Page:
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January 20, 1977 - Image 5

Resource type:
Michigan Daily, 1977-01-20

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Arts & Entertainment


Thursday, January 20, 1,977

Page Five


a~ i
ticed a letter to The Daily this Tuesday from one Paul
Urla, regarding a pair of critiques on Clint Eastwood's The
.Enforcer, penned last week by Michael Broidy and myself.
Despite the decidedly uncomplimentary tone of the message,
my initial reaction was a kind of blind euphoria: "My God,
somebody reads this stuff!" Once this obliquely-motivated high
had passed, 1 began - predictably - to have second thoughts.
And while it isn't really standard policy to print a rebuttal
to a letter to the editor, I feel Mr. Urla has raised a chal-,
lenge which, in the light of recent court decisions sending
filmmakers scurrying for GP shelter, bears answering.
The first half of Mr. Urla's letter apparently involves an
English Comp misinterpretation on his part, for which I can
only suggest he straighten his bifocals and re-read that part
of the article: but his objections to The Enforcer reviews are,
what trigger journalistic and historical shivers in me. Mr. Urla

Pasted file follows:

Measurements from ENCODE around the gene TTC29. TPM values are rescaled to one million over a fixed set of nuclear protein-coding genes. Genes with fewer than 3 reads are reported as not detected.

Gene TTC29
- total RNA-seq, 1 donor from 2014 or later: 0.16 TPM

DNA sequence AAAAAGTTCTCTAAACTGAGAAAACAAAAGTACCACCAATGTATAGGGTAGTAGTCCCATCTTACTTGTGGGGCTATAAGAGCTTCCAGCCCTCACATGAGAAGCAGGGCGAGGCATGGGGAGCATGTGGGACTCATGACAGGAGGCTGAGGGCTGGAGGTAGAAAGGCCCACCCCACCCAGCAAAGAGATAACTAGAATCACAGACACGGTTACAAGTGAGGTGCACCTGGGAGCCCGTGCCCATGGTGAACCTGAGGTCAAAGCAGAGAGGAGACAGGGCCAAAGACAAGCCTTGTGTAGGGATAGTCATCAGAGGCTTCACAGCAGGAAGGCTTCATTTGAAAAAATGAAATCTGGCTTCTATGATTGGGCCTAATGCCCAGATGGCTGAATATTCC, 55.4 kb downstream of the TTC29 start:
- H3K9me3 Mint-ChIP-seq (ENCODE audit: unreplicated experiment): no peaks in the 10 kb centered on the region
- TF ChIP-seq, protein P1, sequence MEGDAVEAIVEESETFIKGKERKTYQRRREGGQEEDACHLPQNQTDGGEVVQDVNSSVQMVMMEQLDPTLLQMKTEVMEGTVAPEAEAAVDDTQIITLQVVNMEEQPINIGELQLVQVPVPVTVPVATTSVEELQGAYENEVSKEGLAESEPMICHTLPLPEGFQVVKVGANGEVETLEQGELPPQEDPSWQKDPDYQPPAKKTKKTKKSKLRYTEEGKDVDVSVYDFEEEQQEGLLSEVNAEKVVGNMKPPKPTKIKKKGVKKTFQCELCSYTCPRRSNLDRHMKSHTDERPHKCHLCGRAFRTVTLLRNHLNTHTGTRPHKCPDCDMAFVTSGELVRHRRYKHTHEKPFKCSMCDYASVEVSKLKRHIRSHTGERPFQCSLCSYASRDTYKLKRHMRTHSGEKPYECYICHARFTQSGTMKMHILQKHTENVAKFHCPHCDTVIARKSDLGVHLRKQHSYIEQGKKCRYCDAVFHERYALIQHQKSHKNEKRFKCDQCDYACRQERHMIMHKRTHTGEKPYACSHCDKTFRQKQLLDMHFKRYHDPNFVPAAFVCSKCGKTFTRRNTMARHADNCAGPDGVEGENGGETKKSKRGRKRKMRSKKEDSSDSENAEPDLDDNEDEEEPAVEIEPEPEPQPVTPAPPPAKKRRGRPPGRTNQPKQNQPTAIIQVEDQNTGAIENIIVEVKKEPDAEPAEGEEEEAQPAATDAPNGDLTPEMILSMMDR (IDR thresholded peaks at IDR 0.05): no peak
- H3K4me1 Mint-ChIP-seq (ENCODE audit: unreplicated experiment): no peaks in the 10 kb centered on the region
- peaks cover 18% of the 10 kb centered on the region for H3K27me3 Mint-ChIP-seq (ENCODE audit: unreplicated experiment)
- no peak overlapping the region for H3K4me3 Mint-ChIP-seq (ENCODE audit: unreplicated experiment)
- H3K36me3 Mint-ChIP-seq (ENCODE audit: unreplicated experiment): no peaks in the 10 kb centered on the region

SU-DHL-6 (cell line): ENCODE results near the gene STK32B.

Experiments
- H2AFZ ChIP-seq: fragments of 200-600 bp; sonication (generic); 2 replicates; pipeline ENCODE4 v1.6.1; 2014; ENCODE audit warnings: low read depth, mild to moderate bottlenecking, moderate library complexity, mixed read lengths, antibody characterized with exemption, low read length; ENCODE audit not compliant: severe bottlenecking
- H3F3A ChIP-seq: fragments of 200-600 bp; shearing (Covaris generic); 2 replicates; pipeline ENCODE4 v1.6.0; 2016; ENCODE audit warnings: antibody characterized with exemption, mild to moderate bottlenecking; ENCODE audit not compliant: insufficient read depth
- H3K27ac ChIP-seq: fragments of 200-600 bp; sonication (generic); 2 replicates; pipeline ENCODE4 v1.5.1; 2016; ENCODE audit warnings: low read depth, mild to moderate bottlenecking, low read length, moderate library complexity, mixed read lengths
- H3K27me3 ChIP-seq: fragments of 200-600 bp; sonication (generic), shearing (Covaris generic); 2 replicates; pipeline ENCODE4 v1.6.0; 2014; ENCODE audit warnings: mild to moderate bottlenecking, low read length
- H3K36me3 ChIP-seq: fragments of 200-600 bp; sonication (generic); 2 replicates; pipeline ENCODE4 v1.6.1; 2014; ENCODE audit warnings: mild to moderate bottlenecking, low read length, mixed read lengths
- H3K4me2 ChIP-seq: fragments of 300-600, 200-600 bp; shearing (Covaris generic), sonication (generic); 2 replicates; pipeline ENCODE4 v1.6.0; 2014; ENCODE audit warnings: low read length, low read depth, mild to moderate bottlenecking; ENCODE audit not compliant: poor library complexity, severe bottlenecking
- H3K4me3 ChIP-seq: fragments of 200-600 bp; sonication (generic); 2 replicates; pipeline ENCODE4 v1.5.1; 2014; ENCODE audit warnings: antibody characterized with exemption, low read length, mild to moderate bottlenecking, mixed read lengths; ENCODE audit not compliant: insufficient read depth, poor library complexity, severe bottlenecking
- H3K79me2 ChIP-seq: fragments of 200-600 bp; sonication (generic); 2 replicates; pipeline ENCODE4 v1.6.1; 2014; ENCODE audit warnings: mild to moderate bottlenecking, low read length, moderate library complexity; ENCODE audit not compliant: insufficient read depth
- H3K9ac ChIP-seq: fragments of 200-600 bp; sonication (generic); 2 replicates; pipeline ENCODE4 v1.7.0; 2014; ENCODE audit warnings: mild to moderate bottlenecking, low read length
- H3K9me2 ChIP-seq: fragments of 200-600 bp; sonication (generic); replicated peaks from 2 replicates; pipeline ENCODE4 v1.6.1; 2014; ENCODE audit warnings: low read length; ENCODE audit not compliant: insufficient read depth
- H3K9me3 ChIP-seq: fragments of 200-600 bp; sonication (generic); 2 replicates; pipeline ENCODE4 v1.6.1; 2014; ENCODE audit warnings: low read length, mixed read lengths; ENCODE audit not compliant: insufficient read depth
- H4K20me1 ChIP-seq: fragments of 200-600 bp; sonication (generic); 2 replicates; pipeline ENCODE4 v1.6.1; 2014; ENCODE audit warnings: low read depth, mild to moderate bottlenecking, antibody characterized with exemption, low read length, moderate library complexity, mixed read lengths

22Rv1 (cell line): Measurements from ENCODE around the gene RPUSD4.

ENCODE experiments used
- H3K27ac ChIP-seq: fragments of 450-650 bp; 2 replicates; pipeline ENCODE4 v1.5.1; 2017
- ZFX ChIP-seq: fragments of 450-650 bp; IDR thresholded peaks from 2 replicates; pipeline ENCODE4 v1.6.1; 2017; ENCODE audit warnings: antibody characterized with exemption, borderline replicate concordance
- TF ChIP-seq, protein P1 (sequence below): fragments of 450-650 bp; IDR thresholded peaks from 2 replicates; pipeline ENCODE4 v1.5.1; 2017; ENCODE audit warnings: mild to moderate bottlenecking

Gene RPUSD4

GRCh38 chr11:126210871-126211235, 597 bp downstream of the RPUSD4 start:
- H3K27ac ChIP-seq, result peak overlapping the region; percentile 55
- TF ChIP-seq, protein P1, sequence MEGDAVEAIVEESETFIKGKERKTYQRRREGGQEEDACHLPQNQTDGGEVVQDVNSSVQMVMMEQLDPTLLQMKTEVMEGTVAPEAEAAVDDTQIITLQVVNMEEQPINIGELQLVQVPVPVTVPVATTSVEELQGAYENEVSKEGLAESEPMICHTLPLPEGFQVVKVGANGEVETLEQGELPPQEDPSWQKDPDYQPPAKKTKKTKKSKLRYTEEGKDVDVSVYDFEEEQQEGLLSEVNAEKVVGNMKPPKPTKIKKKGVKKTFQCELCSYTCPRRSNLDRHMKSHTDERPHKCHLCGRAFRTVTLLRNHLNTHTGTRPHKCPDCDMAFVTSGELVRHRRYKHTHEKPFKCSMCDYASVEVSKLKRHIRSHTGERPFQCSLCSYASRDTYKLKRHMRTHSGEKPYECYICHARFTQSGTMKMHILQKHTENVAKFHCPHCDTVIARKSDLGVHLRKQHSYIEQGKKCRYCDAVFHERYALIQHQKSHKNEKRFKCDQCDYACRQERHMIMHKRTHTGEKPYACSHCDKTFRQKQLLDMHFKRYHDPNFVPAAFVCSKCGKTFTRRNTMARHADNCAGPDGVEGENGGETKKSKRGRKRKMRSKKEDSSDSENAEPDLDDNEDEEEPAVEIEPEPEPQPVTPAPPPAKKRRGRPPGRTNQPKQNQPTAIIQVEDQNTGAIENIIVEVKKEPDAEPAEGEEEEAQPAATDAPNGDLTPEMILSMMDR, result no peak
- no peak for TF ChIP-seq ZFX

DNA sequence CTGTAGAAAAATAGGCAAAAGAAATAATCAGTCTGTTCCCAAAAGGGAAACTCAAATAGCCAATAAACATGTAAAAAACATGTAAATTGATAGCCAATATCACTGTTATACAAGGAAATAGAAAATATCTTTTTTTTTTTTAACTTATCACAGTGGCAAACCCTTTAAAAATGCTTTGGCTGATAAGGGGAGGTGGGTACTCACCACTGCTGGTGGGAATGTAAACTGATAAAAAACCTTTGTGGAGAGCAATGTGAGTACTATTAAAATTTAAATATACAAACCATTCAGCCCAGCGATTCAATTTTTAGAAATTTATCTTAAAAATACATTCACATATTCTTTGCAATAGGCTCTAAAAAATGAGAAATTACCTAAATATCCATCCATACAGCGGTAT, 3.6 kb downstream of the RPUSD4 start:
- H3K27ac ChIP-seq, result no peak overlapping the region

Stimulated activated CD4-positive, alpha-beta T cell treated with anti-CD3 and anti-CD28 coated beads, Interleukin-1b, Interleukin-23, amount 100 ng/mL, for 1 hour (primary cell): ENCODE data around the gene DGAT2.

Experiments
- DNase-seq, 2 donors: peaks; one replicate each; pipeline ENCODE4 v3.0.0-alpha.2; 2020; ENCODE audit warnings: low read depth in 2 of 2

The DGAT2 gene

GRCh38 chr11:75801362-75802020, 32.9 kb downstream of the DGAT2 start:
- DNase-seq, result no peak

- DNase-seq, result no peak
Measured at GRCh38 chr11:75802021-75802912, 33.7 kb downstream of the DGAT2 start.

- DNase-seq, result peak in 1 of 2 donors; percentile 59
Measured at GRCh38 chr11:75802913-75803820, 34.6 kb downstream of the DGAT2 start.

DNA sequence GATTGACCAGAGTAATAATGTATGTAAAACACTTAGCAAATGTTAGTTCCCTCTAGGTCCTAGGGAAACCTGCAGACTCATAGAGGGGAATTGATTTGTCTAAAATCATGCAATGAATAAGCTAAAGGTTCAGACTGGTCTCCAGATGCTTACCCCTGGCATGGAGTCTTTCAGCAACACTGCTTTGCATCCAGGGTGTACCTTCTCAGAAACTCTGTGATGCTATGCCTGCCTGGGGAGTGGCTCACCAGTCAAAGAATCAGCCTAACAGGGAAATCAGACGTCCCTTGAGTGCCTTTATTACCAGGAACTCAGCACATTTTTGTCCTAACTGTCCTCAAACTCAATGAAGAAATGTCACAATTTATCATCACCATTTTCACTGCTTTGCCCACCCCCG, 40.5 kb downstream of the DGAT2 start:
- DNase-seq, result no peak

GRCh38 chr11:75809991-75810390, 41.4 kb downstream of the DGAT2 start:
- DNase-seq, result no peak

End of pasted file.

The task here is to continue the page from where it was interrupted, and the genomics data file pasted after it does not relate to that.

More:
castigates the "favorable" nature of the reviews in straight
moralistic terms ("this redneck film," etc.), while totally avoid-
ing any reference to the picture's cinematic merits or demerits;
he grandly proclaims The Enforcer "does not deserve any ex-
tensive treatment in The Daily or any other publication," then
exhorts The Daily to make sure that "neither Mr. Potter nor
Mr. Broidy write reviews for The Daily again."
In other words, a film's intentions (good or bad) are every-
thing, its artistry is nothing. By this standard, which could
accurately be described as puritanism of The Left, a brilli-
antly complex work such as Straw Dogs would be exorcised'
from public consumption for its possible fascistic implications,
whereas a simple-minded, artistically undernourished monstrosi-'